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Hard Census Count Helps New Orleans Move Forward

Feb 4, 2011 – 5:43 PM
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Laura Parker

Laura Parker Contributor

The changes to New Orleans became visible almost as soon as the floodwaters from Hurricane Katrina receded in 2005, but having a real count today from the release of 2010 census data will enable the city's leaders to know what's actually going on in the post-Katrina world for the first time.

New Orleans lost 140,845 residents in the past decade, new census data shows. The city's population now stands at 343,829, down 29 percent from 484,647 residents counted in the 2000 census. The city has lost 54,188 children, a drop of 47 percent. That means that the Crescent City is smaller by almost a third, is whiter and has lost almost half of its children since the storm.

And knowing that will help the city better plan everything from trash pickup to measuring the crime rate.

"One of the post-Katrina trends that painted New Orleans in an unflattering way was the crime rate," Richard Campanella, a Tulane University geographer, told AOL News.

"The crime rate was all over the place because we had such a wide range of denominators used to measure it. You could literally pick and choose. We had one group that said divide it by this number. Another group said divide by that number. Now we have an actual denominator by which we can calculate anything with greater confidence."

The Lower Ninth Ward is seen with homes newly constructed.
Mario Tama, Getty Images
The Lower Ninth Ward in New Orleans is seen with newly constructed homes by the Make it Right Foundation on Aug. 24.
In the first few years after Katrina, population estimates were made using a variety of yardsticks, such as utility hookups or households receiving mail. The U.S. Census Bureau's own estimates in the first three years were so low that city officials contested them and got them raised.

The actual 2010 count is 11,000 people fewer than the 2009 estimate.

Campanella said he had believed the Census Bureau's lower estimates and feared the city would pay the price when the new census was taken.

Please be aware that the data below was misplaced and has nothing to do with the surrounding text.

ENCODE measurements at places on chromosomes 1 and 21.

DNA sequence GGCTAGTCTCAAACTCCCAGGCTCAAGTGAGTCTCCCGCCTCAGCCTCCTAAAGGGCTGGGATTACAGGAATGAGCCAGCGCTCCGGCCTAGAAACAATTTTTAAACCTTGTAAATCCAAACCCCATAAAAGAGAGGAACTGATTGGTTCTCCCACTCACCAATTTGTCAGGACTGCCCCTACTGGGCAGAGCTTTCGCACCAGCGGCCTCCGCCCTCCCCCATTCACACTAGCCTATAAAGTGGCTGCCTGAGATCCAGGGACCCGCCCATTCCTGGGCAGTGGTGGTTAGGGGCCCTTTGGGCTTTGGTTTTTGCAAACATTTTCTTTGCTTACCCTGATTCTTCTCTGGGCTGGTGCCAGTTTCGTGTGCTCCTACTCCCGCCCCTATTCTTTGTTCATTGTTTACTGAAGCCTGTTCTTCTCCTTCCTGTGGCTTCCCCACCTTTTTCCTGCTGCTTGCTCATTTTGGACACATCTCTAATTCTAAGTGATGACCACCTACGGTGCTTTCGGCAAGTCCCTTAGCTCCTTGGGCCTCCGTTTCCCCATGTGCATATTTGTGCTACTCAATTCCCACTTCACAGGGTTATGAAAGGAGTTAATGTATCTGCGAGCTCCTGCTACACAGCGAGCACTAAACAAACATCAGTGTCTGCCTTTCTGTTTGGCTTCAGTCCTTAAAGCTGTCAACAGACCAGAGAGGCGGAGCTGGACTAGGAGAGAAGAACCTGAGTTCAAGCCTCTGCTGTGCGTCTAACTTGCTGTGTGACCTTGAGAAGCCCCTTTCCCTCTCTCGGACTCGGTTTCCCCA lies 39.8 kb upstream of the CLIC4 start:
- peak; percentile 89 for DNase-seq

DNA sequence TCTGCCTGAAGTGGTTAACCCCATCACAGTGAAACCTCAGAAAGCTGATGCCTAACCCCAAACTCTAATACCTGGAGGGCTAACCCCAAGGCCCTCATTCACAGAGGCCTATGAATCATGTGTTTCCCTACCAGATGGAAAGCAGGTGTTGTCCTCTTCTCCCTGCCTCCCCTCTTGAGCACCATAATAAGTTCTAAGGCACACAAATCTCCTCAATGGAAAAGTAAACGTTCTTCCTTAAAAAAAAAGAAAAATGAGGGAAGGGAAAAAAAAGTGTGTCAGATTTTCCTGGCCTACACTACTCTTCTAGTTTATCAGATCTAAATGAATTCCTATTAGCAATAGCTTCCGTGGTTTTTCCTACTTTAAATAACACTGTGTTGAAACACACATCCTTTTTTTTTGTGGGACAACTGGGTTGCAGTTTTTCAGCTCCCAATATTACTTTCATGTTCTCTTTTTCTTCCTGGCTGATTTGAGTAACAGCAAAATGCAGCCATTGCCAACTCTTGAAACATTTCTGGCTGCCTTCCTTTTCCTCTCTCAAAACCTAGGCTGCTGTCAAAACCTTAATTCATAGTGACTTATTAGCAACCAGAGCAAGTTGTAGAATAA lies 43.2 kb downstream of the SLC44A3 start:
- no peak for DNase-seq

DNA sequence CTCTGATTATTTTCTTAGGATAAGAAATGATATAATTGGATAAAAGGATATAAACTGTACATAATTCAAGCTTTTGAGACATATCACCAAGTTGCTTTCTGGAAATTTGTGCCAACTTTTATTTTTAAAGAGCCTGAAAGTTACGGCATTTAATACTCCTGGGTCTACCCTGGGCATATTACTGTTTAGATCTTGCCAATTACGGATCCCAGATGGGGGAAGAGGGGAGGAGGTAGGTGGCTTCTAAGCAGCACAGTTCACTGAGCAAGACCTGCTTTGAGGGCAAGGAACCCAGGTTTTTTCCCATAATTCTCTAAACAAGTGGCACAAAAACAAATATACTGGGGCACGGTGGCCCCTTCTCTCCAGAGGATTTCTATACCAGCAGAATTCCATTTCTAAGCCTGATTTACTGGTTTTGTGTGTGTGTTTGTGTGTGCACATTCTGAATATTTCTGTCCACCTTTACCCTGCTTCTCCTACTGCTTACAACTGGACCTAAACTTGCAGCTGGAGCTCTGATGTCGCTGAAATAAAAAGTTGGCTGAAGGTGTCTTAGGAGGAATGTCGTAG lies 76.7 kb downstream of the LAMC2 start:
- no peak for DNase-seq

"My concern was that when we finally counted heads that the difference between the bloated estimates would become the news narrative. The headline would read: 'New Orleans Not Recovered to Degree Thought.' I hope that's not the narrative."

New Orleans Mayor Mitch Landrieu said in a statement that he will not contest the count because it's within 3 percent of the 2009 estimate.

"Our progress has always been much bigger than a population number," Landrieu said. "Today, our recovery is in full gallop."

Katrina upended Louisiana's map all over the state, with inland parishes gaining new population as residents in coastal parishes hard hit by hurricanes migrated away from the coast:
  • Jefferson Parish, where many Hispanic construction workers settled as they worked to rebuild New Orleans, saw its Hispanic population increase by 66 percent.
  • In St. Bernard Parish, downriver from New Orleans, flooding was so severe that virtually every building was damaged or destroyed, the population dropped 47 percent. Parish President Craig Taffaro said he is thinking of challenging the count.
  • In St. Tammany Parish, north of Lake Pontchartrain, residents who fled St. Bernard re-created their own neighborhoods in new subdivisions, helping to boost the population by 22 percent -- an increase of 42,472 residents.
One coastal surprise: Plaquemines Parish, which drew the spotlight when its marshes were oiled during BP's spill last year, lost only 14 percent of its population, despite Katrina's destruction.

"The population is disproportionately tied to the geography and landscape," Campanella said. "They are fisherman and shrimpers. They had to live in Plaquemines Parish."

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The shrinking of New Orleans contributed to Louisiana's losing one of its seven congressional seats, although the state has been growing at such a slow rate for so many years that it was on track to lose the seat even without Katrina's wallop.

The changes ensured that Louisiana will remain apart from its Southern neighbors, all of which are growing much more robustly as Americans migrate steadily to the South and West. For example, next door in Mississippi, where Katrina's winds savaged the coast much more severely, the state population grew by 4.3 percent in the last decade to 2.97 million residents.

That compares with Louisiana's anemic 1.4 percent growth since 2000 to 4.53 million residents statewide.
Filed under: Nation, Katrina, AOL Original
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